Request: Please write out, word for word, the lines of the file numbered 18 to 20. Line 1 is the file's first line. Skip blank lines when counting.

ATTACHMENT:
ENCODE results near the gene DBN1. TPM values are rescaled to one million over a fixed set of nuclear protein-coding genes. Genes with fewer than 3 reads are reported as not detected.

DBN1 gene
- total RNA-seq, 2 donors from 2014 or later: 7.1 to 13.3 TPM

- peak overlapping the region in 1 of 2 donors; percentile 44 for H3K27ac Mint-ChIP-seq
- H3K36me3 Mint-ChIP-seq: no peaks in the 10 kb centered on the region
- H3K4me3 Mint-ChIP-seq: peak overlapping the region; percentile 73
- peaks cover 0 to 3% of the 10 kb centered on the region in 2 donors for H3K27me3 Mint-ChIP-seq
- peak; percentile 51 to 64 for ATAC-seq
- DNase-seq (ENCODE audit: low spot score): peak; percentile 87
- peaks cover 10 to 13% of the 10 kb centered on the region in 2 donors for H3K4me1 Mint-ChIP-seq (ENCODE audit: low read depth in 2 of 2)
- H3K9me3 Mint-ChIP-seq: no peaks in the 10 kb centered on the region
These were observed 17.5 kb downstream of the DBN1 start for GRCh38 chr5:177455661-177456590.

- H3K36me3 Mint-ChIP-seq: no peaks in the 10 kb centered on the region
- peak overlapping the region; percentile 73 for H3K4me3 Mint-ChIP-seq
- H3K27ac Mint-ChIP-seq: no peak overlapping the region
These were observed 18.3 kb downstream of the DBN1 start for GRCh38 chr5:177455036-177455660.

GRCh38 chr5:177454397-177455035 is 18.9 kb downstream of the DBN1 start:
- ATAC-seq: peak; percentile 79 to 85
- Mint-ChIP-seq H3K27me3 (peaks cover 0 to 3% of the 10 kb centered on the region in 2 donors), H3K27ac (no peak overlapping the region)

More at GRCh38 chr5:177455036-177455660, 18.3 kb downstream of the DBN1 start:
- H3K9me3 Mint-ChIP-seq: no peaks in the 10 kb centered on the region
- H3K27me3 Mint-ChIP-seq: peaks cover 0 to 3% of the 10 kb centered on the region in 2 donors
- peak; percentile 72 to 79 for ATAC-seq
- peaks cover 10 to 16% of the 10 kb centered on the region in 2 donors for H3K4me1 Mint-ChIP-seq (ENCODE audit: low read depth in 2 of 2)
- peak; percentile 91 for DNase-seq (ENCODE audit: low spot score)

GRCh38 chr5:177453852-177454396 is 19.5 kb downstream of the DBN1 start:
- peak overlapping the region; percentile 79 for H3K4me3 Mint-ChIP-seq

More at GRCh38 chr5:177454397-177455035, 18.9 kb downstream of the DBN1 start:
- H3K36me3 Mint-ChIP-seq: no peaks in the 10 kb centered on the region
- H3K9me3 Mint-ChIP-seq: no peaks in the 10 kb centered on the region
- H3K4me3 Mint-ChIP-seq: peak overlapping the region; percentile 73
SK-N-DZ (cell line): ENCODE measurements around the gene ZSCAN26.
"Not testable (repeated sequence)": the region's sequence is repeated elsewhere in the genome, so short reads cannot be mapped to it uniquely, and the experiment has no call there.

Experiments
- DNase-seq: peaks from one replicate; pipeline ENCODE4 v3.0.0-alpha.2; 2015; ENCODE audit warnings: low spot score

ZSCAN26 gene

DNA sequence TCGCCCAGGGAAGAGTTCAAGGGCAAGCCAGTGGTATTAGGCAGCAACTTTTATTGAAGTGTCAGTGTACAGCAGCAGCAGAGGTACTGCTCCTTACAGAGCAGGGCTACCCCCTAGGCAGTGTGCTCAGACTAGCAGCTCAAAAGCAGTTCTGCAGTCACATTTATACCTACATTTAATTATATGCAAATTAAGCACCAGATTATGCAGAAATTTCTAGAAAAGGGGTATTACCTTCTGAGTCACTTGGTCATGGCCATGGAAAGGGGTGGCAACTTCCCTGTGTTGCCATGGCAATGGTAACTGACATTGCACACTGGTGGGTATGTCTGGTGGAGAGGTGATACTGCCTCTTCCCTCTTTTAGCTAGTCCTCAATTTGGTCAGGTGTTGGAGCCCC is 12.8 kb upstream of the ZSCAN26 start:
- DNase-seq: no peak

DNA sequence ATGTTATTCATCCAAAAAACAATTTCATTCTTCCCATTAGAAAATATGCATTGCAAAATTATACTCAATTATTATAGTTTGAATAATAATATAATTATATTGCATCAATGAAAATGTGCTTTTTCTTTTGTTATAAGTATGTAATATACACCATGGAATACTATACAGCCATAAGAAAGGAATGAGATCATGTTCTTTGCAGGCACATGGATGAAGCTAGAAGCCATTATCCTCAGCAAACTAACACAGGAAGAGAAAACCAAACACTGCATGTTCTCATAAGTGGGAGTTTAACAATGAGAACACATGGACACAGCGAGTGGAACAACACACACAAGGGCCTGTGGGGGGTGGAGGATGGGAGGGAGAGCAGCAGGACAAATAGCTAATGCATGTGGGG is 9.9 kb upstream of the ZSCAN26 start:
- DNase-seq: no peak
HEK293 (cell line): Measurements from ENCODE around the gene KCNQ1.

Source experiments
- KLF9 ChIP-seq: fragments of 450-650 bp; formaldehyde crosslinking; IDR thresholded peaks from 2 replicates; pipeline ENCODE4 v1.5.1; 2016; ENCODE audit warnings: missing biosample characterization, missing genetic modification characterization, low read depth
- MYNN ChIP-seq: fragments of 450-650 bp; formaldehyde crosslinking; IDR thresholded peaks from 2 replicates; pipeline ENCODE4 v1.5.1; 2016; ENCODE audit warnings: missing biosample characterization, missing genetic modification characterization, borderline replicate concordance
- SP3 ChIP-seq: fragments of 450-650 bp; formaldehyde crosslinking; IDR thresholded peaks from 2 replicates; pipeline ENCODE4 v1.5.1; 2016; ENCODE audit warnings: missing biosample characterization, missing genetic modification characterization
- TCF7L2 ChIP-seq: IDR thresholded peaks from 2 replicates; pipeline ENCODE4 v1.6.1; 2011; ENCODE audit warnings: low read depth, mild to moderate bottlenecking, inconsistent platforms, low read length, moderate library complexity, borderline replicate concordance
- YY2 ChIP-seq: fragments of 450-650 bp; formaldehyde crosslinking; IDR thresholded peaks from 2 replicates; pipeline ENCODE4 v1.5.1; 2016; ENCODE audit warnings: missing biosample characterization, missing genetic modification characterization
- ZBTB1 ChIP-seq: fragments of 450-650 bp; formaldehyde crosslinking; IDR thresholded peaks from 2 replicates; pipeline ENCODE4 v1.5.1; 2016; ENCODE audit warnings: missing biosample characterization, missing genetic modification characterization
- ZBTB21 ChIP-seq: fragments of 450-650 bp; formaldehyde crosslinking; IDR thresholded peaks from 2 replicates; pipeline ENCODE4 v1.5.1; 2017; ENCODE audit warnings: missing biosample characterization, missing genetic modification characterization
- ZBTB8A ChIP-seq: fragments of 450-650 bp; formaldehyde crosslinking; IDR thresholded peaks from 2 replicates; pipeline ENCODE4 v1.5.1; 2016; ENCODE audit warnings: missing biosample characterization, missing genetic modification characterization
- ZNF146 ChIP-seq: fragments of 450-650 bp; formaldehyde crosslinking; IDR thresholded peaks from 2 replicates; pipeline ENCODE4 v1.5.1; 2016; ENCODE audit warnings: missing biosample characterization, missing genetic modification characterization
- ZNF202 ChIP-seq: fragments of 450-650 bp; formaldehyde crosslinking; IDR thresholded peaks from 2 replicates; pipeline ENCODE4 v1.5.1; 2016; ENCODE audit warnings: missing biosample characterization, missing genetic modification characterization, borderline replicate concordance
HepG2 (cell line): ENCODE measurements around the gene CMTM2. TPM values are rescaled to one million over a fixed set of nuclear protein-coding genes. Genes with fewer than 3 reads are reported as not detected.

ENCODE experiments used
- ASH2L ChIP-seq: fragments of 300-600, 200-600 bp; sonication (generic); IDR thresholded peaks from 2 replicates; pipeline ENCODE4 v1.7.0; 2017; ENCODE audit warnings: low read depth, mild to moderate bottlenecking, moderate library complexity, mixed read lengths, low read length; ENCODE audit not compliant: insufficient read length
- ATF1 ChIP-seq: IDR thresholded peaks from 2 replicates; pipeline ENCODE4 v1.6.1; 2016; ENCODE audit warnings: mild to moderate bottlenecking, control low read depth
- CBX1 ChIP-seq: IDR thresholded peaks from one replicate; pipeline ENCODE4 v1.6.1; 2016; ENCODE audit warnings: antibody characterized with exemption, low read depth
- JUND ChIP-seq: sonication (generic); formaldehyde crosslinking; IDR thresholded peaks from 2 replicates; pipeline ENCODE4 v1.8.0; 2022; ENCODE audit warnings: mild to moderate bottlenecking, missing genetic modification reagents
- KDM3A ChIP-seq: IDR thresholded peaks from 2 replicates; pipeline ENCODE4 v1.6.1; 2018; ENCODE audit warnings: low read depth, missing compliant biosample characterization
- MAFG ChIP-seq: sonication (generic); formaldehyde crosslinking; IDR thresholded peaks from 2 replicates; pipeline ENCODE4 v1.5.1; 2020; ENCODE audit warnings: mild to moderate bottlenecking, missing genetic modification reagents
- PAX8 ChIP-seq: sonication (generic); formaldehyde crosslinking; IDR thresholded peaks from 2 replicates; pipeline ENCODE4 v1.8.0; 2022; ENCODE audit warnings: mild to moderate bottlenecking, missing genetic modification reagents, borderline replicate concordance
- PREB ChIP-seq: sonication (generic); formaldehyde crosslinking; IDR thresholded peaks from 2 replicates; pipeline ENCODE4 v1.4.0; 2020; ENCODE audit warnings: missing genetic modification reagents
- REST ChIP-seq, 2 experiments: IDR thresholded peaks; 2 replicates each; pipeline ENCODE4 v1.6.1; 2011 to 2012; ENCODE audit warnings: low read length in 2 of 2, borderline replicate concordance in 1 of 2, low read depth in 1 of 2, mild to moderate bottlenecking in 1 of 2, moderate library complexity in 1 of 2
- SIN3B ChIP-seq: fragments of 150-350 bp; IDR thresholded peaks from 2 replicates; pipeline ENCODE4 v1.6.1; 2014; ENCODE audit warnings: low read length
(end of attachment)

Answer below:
- ATAC-seq: peak; percentile 79 to 85
- Mint-ChIP-seq H3K27me3 (peaks cover 0 to 3% of the 10 kb centered on the region in 2 donors), H3K27ac (no peak overlapping the region)

More at GRCh38 chr5:177455036-177455660, 18.3 kb downstream of the DBN1 start: